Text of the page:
• & Many More Features!
Subscribe for a Monthly Membership only for $29.95
Your Membership Includes:
  • Unlimited Page Views
  • Access to Over 145+ million Newspaper Pages
  • Ability to View, Save, and Print
  • Articles featuring over 100 million people
  • Full Access To All Content including 10 Foreign Countries
  • Weekly Search Alerts - We search for you!
  • & Many More Features!
Subscribe for a 6 Month Membership only for $99.95
Best Value! Save -45%
Your Membership Includes:
  • Unlimited Page Views
  • Access to Over 145+ million Newspaper Pages
  • Ability to View, Save, and Print
  • Articles featuring over 100 million people
  • Full Access To All Content including 10 Foreign Countries
  • Weekly Search Alerts - We search for you!
  • & Many More Features!

What our Customers Say:

"It is amazing how easy and exciting it is to access all of this information! I found hundreds of articles about my relatives from Germany! Well worth the subscription!" - Michael S.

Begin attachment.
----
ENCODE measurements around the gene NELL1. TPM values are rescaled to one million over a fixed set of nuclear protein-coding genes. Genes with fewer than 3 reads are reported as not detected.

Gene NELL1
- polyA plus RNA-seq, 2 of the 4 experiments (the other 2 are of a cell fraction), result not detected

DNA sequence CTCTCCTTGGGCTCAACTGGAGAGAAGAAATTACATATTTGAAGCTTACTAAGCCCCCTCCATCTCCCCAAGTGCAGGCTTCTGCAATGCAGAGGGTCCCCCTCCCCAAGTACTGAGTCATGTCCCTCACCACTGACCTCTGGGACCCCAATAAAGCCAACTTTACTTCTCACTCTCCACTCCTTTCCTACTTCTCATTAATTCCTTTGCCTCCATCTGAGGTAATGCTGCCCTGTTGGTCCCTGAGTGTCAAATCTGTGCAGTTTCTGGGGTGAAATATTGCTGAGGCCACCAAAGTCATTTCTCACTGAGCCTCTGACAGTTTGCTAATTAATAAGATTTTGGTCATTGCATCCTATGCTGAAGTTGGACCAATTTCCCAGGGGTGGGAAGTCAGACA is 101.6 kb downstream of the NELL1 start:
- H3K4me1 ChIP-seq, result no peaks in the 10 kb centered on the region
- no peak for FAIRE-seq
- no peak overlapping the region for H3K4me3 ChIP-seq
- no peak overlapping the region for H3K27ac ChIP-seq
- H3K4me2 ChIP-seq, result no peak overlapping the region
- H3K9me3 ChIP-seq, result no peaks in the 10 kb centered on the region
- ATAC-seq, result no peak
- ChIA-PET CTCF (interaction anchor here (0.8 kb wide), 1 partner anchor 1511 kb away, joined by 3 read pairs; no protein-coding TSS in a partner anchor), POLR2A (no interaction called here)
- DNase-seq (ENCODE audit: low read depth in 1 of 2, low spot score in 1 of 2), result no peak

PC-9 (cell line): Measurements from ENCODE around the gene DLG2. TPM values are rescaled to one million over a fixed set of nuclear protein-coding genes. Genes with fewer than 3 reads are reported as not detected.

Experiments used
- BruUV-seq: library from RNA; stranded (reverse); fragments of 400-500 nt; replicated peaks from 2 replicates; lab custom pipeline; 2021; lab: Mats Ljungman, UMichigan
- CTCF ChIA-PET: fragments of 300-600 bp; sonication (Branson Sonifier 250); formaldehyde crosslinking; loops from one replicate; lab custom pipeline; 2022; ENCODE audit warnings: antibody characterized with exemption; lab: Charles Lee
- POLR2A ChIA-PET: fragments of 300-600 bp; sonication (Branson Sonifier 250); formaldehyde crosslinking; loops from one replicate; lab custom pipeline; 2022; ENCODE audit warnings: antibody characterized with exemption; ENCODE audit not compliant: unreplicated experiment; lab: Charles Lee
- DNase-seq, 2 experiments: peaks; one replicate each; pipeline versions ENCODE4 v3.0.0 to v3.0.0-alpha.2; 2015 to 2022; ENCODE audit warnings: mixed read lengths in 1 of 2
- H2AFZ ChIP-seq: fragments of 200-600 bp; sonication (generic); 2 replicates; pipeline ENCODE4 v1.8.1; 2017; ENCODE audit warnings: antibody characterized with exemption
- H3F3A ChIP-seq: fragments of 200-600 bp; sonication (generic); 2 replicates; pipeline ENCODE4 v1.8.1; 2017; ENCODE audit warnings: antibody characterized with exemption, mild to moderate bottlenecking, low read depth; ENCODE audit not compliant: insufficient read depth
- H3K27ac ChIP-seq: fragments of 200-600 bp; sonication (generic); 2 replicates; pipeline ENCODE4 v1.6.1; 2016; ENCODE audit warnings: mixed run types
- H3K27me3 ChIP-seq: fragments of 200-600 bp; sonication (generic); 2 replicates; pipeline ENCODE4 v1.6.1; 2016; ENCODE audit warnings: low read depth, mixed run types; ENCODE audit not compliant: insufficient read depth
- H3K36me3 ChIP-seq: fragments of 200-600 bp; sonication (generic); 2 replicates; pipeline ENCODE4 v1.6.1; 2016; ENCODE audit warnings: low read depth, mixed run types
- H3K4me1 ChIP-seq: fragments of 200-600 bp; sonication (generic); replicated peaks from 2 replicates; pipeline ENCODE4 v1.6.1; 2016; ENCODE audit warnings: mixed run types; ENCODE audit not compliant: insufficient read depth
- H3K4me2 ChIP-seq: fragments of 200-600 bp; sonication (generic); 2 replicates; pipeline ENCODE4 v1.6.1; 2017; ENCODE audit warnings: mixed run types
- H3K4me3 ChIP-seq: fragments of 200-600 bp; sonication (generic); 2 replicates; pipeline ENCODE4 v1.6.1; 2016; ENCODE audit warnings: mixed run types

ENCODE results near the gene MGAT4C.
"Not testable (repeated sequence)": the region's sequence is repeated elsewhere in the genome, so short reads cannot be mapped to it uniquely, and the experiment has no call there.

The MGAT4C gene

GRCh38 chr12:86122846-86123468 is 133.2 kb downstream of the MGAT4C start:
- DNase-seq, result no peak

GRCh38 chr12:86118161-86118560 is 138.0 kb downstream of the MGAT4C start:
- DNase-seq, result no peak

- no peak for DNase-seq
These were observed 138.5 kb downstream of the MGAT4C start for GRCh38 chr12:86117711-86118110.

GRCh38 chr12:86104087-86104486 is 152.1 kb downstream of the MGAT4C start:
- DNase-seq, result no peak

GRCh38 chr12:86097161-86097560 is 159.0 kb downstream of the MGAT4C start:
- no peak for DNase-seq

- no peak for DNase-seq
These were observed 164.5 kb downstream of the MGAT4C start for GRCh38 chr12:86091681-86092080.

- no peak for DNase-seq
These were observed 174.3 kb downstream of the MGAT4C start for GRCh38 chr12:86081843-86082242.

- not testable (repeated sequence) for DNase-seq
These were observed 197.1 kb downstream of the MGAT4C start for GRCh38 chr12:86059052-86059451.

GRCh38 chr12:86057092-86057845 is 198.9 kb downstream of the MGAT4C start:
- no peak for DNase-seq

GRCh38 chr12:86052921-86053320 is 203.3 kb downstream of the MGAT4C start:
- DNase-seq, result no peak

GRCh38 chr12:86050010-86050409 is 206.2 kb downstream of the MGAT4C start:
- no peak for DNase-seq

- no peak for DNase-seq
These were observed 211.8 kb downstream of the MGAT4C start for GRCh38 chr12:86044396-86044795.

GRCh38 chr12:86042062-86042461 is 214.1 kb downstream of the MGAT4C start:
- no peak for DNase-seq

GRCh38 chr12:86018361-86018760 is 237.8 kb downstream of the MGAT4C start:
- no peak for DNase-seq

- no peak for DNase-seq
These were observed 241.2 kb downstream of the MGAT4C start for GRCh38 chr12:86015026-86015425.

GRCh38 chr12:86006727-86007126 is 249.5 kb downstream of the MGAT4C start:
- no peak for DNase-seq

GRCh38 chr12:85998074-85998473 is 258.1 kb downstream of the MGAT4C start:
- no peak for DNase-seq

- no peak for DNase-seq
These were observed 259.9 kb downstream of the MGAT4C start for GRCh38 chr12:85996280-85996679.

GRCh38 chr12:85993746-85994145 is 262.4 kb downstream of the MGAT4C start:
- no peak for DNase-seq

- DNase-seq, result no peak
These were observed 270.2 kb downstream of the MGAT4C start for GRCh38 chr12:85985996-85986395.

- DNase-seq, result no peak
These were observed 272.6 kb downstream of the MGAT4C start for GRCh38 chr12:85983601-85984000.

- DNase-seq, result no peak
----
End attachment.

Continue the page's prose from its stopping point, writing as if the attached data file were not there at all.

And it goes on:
"I love this site. It's interesting to read articles about different family members. I've found articles as well as an obituary about an uncle who passed away before I was born, and another about a great aunt. It's great for helping with genealogy." - Patricia T.

"A great research tool. Allows me to view events and gives me incredible insight into the stories of the past." - Charles S.

Search Billions of Newspaper Articles 145 Million+ Pages and More Added Weekly!

Uncover 400+ Years
of Newspaper Archives
(1607 to today!)

Browse by Date

Research Newspaper Articles from 19 Countries
& all 50 U.S. States

Browse by Location

Explore 6,200+ Current &
Historical Newspaper Titles
and Counting!

Browse by Publication